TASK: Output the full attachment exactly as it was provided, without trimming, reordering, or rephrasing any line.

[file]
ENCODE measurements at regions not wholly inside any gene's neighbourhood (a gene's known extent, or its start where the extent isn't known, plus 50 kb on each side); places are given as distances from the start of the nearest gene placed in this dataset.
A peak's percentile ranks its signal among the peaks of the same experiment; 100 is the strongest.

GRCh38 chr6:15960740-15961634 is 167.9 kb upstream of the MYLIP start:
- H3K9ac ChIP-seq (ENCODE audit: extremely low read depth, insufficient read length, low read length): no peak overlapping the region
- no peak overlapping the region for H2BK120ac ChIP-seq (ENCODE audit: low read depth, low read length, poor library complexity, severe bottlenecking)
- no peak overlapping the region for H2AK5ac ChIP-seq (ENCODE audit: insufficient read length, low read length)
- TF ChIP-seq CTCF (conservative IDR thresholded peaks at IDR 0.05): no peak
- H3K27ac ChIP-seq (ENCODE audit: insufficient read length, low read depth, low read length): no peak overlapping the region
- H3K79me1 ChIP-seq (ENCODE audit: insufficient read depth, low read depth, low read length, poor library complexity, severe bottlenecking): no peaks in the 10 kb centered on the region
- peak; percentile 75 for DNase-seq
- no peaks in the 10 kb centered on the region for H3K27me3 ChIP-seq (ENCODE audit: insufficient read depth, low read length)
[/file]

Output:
ENCODE measurements at regions not wholly inside any gene's neighbourhood (a gene's known extent, or its start where the extent isn't known, plus 50 kb on each side); places are given as distances from the start of the nearest gene placed in this dataset.
A peak's percentile ranks its signal among the peaks of the same experiment; 100 is the strongest.

GRCh38 chr6:15960740-15961634 is 167.9 kb upstream of the MYLIP start:
- H3K9ac ChIP-seq (ENCODE audit: extremely low read depth, insufficient read length, low read length): no peak overlapping the region
- no peak overlapping the region for H2BK120ac ChIP-seq (ENCODE audit: low read depth, low read length, poor library complexity, severe bottlenecking)
- no peak overlapping the region for H2AK5ac ChIP-seq (ENCODE audit: insufficient read length, low read length)
- TF ChIP-seq CTCF (conservative IDR thresholded peaks at IDR 0.05): no peak
- H3K27ac ChIP-seq (ENCODE audit: insufficient read length, low read depth, low read length): no peak overlapping the region
- H3K79me1 ChIP-seq (ENCODE audit: insufficient read depth, low read depth, low read length, poor library complexity, severe bottlenecking): no peaks in the 10 kb centered on the region
- peak; percentile 75 for DNase-seq
- no peaks in the 10 kb centered on the region for H3K27me3 ChIP-seq (ENCODE audit: insufficient read depth, low read length)